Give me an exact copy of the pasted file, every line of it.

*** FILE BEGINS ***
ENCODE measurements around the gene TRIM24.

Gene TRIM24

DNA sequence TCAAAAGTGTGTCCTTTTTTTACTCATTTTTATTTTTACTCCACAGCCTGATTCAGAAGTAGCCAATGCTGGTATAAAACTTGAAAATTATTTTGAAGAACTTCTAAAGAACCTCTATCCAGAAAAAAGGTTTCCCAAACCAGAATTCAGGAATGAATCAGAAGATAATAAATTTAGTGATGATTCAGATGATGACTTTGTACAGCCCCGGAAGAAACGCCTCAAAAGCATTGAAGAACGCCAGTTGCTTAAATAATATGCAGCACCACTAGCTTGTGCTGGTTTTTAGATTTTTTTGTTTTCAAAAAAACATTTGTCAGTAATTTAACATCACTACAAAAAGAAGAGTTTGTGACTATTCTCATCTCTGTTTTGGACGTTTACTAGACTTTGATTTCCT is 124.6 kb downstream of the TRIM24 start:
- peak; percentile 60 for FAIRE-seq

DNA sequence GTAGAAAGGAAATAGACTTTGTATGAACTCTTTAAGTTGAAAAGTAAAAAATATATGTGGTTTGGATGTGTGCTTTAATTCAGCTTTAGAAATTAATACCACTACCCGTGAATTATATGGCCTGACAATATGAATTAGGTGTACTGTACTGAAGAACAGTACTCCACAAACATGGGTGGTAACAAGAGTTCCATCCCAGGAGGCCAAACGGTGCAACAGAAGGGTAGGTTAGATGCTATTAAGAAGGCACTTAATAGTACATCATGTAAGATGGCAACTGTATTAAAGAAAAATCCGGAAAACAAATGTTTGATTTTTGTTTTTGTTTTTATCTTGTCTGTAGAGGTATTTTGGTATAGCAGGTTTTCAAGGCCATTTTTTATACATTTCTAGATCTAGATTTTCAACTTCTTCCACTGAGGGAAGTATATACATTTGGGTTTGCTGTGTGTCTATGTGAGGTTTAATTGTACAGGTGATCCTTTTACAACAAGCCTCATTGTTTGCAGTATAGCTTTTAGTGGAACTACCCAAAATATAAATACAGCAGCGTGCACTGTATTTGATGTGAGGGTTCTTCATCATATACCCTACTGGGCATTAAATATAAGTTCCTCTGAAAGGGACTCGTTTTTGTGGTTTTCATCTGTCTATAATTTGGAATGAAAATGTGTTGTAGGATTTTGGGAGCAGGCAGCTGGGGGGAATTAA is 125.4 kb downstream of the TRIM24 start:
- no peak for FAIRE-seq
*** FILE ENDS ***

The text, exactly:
ENCODE measurements around the gene TRIM24.

Gene TRIM24

DNA sequence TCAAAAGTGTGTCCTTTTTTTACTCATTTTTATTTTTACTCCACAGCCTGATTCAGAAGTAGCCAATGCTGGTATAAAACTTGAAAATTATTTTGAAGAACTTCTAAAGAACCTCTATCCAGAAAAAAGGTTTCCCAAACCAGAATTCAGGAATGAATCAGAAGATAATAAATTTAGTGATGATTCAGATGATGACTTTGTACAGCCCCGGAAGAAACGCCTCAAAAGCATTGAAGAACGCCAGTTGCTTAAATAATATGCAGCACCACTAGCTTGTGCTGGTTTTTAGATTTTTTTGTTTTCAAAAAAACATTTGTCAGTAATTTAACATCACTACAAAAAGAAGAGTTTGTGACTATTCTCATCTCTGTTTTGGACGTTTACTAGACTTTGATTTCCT is 124.6 kb downstream of the TRIM24 start:
- peak; percentile 60 for FAIRE-seq

DNA sequence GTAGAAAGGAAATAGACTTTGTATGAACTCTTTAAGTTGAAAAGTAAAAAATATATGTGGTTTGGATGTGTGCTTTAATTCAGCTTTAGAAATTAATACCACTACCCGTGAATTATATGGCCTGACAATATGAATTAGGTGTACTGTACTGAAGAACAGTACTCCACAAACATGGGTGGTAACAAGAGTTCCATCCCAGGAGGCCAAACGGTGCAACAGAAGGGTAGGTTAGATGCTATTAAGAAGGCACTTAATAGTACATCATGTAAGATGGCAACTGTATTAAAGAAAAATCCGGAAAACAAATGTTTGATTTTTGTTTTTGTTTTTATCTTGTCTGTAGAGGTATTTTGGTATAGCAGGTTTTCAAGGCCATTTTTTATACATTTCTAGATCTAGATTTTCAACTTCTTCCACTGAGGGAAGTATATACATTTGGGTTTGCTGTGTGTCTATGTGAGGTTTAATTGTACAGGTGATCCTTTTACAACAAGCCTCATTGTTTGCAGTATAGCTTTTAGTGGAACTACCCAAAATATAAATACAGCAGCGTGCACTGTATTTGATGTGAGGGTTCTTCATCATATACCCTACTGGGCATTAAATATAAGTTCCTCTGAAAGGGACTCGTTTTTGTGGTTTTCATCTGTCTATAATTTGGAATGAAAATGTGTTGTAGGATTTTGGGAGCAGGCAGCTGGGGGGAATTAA is 125.4 kb downstream of the TRIM24 start:
- no peak for FAIRE-seq